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This is a third part of the Certificate Autoenrollment in Windows Server 2016 whitepaper. Other parts:


Configuring Advanced Features

This section discusses templates that require certificate manager approval, self-registration authority, and how to supersede a certificate template.

Requiring certificate manager approval

A specific certificate template can require that a certificate manager (CA officer) approve the request prior to the CA actually signing and issuing the certificate. This advanced security feature works in conjunction with autoenrollment and is enabled on the Issuance Requirements tab of a given certificate template (Figure 25). This setting overrides any pending setting on the CA itself.


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This is a third part of the Certificate Autoenrollment in Windows Server 2016 whitepaper. Other parts:


Configuring Autoenrollment

Autoenrollment configuration in general consist of three steps: configure autoenrollment policy, prepare certificate templates and prepare certificate issuers. Each configuration step is described in next sections.

Configuring autoenrollment policy

The recommended way to configure autoenrollment policy is to use Group Policy feature. Group policy feature is available in both, domain and workgroups environments. This section provides information about autoenrollment configuration using Group Policy editor. It is recommended to turn on autoenrollment policy in both, user and computer configuration.


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This is a second part of the Certificate Autoenrollment in Windows Server 2016 whitepaper. Other parts:


Certificate Autoenrollment Architecture

This section discusses the autoenrollment architecture, an analysis of the components of the autoenrollment process, and working with certificate authority interfaces.

Autoenrollment internal components

Autoenrollment consist of several components installed on each computer. Depending on environment (Active Directory or workgroup) some components may present or not present. The following diagram outlines autoenrollment components and their high-level interactions in both environments:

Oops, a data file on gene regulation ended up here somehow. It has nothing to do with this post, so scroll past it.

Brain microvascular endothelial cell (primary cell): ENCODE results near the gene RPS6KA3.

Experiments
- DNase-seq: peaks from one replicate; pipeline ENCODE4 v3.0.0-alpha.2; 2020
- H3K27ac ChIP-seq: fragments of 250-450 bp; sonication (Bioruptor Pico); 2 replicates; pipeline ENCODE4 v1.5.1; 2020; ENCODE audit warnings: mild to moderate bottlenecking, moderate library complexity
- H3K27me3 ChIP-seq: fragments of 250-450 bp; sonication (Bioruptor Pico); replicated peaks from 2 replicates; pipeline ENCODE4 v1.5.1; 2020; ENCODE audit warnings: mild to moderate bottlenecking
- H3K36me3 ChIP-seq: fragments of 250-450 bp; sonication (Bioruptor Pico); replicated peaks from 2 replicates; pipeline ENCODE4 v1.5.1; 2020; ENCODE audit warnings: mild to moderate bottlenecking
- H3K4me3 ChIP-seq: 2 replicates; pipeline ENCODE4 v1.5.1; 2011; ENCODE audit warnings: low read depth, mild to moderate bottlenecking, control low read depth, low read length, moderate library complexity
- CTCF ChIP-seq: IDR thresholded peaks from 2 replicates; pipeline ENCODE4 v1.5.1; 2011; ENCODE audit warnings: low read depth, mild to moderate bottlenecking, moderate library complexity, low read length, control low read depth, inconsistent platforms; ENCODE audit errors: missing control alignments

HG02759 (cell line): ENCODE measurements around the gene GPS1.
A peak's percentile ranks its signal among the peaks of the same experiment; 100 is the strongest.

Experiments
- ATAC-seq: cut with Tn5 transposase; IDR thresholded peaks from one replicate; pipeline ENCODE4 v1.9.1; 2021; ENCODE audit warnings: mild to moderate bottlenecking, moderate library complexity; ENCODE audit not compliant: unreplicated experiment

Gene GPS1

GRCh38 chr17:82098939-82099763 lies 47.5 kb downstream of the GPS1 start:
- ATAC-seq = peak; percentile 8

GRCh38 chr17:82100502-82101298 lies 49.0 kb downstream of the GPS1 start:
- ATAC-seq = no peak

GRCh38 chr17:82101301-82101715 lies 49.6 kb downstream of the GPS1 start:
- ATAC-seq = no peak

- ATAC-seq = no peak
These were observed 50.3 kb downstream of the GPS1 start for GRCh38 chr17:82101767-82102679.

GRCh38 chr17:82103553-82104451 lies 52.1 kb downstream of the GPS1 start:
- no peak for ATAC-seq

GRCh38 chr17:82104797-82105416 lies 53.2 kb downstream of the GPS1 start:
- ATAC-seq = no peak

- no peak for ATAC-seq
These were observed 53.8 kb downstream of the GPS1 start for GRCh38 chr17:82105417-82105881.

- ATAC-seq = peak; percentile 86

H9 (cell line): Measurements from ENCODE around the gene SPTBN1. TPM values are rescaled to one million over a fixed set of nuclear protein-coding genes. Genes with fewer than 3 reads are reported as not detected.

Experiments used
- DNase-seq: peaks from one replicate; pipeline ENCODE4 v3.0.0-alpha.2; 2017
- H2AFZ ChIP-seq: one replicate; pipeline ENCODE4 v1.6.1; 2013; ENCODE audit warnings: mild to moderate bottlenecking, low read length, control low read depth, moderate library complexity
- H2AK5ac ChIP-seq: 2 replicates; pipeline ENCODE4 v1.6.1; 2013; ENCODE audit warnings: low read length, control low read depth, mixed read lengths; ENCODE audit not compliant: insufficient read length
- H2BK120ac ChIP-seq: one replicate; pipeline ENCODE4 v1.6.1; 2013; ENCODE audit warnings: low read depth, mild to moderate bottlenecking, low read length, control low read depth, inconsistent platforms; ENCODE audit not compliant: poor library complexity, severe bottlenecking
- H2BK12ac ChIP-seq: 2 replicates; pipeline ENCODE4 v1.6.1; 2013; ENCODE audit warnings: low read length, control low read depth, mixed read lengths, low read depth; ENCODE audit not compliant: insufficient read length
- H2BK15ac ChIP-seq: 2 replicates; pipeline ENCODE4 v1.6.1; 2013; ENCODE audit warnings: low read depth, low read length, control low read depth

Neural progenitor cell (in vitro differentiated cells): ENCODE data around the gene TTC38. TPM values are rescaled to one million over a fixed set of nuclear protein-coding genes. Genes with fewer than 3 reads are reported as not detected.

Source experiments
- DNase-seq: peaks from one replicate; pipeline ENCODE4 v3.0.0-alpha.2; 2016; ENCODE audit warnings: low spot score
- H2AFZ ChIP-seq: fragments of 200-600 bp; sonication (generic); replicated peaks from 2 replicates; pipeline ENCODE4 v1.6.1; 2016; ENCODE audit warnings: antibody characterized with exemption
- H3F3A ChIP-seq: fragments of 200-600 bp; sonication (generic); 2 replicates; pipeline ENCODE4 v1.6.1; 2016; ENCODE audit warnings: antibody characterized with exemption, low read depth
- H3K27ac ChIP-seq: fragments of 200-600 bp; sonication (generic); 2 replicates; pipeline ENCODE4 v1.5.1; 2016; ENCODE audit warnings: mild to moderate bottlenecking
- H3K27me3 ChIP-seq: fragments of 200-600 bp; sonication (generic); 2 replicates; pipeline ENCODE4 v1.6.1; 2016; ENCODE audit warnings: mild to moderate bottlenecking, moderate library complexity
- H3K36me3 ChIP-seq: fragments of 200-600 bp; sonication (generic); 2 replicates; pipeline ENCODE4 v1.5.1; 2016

Autoenrollment component diagram. Blue color shows components available only in Active Directory environment
Figure 8: Autoenrollment component diagram. Blue color shows components available only in Active Directory environment

The meaning of each component is provided in next sections.

Group Policy client

This component is not available in workgroup environments.

Client module that is responsible for Group Policy retrieval and processing from domain controller, policy storage and policy maintenance on a local computer. Group Policy client updates local configuration with certificate enrollment policy (CEP) information.

Local configuration

System Registry storage that contains information about certificate enrollment policies (CEP). This information is then used to populate configuration for: Enrollment Policies, AE Options and Certificate Issuers components. Local configuration is stored in System Registry in HKLM and HKCU registry hives:

SOFTWARE\Policies\Microsoft\Cryptography\AutoEnrollment\

Enrollment Policies

Contains a collection of CEPs. In Active Directory environment, a LDAP domain policy is added by default. XCEP policies must be configured by an administrator in Group Policy on domain controllers (available only in Active Directory) and/or using local configuration tools. Each policy contains the following notable properties: